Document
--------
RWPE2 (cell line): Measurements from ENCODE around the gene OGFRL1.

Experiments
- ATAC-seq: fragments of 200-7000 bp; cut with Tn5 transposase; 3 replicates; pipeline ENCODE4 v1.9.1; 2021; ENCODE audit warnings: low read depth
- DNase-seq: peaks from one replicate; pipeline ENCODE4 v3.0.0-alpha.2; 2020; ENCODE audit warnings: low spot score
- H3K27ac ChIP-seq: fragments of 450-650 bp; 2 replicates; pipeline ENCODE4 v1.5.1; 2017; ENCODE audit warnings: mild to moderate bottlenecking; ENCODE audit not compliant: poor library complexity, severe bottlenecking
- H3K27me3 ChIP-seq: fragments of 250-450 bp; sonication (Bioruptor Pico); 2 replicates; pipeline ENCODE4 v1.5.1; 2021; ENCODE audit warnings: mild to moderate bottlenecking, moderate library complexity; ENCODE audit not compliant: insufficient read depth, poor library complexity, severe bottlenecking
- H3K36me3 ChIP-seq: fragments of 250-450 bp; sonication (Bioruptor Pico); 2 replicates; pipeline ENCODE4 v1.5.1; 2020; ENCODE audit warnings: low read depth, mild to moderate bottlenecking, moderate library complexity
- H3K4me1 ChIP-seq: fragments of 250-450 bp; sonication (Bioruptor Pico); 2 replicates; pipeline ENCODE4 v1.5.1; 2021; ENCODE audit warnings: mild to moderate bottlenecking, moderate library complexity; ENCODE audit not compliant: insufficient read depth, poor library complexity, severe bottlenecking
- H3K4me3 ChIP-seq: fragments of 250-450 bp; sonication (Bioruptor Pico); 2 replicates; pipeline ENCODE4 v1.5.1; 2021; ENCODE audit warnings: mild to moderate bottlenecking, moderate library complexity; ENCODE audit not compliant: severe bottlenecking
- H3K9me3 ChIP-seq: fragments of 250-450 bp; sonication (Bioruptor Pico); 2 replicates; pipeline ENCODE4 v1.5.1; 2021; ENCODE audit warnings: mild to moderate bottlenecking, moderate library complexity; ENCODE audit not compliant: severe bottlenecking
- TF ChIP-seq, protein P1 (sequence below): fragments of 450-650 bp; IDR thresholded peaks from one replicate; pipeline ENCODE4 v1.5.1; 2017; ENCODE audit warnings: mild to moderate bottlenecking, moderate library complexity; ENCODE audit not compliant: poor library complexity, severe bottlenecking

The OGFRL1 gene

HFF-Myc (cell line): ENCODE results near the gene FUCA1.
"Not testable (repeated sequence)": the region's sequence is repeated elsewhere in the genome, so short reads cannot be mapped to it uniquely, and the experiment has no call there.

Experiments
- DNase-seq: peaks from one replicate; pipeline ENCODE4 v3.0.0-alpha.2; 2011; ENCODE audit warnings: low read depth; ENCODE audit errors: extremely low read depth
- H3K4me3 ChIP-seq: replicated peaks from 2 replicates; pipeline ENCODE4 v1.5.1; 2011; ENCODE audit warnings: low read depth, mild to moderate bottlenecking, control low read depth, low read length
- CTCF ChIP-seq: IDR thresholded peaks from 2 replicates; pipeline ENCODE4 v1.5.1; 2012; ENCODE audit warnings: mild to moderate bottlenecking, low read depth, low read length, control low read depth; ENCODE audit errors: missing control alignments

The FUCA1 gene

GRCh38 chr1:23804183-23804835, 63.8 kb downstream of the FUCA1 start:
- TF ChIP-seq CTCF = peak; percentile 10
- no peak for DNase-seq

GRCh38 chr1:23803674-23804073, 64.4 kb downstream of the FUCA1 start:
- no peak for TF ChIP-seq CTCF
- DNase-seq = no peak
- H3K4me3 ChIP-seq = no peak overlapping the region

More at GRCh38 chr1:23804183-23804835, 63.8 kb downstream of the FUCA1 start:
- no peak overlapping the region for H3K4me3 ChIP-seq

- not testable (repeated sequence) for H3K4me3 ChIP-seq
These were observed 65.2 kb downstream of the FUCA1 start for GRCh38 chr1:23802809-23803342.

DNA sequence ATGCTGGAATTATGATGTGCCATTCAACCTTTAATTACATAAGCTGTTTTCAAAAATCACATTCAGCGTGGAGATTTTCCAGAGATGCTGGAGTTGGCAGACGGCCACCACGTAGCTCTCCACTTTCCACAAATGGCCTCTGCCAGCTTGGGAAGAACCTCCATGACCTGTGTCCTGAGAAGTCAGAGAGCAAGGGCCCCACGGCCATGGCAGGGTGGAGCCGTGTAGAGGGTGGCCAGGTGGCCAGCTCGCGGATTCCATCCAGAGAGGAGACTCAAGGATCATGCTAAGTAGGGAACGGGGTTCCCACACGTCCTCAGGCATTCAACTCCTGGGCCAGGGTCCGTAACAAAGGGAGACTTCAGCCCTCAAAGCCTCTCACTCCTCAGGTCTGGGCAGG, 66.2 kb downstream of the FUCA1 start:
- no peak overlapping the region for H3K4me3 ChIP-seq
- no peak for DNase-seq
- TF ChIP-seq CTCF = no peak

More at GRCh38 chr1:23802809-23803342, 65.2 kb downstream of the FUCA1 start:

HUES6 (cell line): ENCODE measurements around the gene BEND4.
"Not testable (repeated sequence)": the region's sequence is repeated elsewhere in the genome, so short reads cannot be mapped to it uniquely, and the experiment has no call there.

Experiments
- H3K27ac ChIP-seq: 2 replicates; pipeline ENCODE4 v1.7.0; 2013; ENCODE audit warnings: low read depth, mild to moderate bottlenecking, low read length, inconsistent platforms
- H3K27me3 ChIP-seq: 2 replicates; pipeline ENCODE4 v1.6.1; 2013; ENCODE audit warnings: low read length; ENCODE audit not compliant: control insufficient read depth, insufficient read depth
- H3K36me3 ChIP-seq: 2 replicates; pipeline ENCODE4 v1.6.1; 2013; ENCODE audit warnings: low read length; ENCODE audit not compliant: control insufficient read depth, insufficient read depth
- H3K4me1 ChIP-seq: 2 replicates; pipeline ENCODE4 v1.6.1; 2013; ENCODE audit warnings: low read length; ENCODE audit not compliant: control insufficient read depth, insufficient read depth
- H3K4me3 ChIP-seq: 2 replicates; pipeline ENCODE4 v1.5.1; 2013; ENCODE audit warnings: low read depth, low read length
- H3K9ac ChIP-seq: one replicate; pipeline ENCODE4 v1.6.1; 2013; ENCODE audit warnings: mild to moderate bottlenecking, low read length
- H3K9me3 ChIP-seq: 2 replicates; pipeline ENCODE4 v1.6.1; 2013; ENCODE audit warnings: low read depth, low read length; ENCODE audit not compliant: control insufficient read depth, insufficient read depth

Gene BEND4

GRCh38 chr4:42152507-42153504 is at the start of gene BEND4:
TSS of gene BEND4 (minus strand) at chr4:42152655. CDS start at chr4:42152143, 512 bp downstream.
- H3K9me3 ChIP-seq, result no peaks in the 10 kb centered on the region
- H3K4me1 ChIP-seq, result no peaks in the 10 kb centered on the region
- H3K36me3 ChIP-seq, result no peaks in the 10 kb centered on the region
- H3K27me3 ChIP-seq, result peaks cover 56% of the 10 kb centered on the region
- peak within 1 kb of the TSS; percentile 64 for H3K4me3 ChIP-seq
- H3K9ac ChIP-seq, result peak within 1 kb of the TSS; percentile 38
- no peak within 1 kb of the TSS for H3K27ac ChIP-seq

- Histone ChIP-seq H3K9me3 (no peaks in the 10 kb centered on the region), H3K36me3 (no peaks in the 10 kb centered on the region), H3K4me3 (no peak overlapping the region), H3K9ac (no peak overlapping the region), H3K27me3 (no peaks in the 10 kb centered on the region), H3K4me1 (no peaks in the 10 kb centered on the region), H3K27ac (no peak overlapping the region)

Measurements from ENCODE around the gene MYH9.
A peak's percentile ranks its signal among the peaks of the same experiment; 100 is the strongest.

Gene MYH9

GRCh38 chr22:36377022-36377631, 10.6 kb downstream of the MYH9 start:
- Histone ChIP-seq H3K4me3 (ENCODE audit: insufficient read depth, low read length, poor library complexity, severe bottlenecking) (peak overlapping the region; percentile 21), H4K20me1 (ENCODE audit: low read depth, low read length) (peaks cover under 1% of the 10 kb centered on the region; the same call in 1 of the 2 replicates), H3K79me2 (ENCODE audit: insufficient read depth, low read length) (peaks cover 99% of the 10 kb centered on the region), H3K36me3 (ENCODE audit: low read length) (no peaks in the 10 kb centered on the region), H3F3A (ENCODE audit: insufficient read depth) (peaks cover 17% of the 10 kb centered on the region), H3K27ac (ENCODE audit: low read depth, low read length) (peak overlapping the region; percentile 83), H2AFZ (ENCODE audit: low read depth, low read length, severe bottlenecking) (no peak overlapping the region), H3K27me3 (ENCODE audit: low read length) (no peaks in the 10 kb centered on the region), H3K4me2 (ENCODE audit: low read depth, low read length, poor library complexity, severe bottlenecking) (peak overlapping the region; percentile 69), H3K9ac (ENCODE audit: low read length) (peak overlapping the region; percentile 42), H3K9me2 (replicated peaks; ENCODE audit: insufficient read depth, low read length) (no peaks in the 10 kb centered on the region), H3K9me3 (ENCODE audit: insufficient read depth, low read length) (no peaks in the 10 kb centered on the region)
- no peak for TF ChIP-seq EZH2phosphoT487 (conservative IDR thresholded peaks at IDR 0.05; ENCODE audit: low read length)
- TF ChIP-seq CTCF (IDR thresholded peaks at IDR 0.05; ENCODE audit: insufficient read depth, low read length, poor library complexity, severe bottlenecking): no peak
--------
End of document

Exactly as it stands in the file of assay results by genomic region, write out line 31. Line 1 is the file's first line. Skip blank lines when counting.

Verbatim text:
DNA sequence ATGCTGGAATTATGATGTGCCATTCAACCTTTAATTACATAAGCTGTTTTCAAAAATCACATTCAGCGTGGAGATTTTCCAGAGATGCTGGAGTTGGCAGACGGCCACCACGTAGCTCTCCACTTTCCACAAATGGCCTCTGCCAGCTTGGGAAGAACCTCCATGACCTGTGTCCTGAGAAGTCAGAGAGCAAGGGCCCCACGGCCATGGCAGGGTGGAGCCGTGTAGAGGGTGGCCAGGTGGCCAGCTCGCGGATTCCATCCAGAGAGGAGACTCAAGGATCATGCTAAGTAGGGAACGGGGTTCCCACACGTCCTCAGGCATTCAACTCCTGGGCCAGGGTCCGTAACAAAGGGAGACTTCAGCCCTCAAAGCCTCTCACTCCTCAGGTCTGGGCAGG, 66.2 kb downstream of the FUCA1 start: